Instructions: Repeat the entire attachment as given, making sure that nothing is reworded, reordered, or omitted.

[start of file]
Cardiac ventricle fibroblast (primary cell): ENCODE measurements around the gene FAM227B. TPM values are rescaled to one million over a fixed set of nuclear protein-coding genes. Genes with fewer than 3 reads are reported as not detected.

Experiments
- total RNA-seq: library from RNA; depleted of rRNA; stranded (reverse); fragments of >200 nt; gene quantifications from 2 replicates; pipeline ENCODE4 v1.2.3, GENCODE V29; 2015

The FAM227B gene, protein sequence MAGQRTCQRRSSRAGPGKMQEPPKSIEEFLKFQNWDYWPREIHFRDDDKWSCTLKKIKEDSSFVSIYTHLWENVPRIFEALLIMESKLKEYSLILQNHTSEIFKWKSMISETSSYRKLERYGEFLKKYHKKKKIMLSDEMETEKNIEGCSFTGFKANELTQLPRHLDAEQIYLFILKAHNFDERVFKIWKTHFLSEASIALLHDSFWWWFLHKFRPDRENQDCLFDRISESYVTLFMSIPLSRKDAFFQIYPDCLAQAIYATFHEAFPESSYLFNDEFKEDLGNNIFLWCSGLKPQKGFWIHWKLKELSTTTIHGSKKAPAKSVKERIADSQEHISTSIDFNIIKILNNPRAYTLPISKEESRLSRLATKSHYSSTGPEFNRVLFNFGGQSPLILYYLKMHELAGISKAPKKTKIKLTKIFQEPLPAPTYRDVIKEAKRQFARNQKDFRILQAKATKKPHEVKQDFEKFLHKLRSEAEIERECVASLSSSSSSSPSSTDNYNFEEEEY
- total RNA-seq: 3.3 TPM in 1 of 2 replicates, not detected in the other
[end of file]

Cardiac ventricle fibroblast (primary cell): ENCODE measurements around the gene FAM227B. TPM values are rescaled to one million over a fixed set of nuclear protein-coding genes. Genes with fewer than 3 reads are reported as not detected.

Experiments
- total RNA-seq: library from RNA; depleted of rRNA; stranded (reverse); fragments of >200 nt; gene quantifications from 2 replicates; pipeline ENCODE4 v1.2.3, GENCODE V29; 2015

The FAM227B gene, protein sequence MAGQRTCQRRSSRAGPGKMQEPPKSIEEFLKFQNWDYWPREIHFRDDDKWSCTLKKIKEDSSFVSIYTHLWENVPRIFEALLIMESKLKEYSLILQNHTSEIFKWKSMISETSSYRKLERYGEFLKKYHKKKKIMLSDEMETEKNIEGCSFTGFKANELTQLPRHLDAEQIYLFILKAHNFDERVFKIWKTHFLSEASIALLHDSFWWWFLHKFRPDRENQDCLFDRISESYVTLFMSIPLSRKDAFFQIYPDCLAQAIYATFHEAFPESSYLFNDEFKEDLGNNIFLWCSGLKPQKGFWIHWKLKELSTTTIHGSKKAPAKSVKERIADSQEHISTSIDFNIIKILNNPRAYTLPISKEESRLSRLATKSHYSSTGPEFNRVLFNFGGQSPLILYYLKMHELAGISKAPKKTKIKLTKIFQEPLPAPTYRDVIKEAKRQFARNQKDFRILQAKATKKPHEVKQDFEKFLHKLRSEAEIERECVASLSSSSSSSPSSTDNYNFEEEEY
- total RNA-seq: 3.3 TPM in 1 of 2 replicates, not detected in the other